Soccer and Salvation in Thailand's Largest Slum
This story, for Barker, epitomizes the new ways of Christian faithfulness that urban slum life demands. He writes:
Many aspects of the incarnational approach to transformation appear in this one story: Christian neighborliness; mutual sharing of life; authentic hospitality; openness to grasp opportunities; answered prayer and spiritual conversations; Bible reading with friends; varieties of people and personalities over time; participatory projects and an authentic approach to church. Not least was that Jim was able to meet people who made space in their lives to intentionally join, follow and participate with what God was doing in the slum. This included what God was doing in and through Jim.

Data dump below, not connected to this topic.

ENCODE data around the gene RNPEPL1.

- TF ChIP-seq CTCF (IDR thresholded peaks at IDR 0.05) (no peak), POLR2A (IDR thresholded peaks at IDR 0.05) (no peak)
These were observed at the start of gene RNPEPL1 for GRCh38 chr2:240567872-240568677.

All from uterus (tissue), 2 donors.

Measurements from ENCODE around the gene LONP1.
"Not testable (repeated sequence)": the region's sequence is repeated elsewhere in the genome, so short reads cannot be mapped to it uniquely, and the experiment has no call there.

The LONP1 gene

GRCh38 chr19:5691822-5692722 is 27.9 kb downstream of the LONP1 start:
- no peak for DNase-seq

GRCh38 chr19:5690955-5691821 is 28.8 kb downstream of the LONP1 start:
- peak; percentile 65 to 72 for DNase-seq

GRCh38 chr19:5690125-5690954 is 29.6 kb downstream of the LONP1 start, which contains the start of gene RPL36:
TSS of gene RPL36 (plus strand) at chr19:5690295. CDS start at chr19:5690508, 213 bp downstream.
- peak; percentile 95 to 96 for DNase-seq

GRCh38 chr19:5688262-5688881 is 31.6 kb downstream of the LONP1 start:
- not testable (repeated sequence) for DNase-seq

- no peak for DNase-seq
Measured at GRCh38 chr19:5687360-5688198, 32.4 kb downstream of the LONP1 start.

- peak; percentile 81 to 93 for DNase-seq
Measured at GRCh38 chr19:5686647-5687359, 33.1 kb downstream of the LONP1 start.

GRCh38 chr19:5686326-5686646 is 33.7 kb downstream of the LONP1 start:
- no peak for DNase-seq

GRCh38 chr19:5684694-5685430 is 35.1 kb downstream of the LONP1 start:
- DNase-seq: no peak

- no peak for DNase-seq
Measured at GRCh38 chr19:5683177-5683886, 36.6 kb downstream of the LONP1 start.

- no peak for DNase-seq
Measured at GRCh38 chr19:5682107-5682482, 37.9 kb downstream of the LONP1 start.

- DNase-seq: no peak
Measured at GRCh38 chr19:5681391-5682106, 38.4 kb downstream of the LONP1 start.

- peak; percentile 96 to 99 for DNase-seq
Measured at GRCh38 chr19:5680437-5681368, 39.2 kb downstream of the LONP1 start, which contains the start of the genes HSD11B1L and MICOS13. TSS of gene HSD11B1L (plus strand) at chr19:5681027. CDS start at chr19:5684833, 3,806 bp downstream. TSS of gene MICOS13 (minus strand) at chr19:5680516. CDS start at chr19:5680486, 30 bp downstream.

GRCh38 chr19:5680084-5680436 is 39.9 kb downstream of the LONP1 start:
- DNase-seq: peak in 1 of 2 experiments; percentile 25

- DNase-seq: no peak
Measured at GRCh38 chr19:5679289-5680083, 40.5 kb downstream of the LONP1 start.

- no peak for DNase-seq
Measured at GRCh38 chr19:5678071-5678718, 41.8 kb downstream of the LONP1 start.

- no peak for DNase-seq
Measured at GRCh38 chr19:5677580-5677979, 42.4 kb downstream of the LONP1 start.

None of these dimensions would have been possible to experience had they only been done instantly, individually or without risk. Jim's transformation in the Spirit involved lots of small, loving actions though Christ in community—these can create a kind of life-building momentum that is irresistible.
Indeed, our attentiveness to the virtues that Barker names here in our own contexts—urban or otherwise—will undoubtedly transform us as Jim has been transformed and as the Barker family continues to be transformed through their work in Klong Toey.
C. Christopher Smith is a member of Englewood Christian Church on Indy's Near Eastside and editor of The Englewood Review of Books. Author of the recently published eBook The Virtue of Dialogue (Patheos Press 2012), he is cowriting a book titled Slow Church (forthcoming IVP/Likewise). He has written for This Is Our City about Indianapolis and his church there.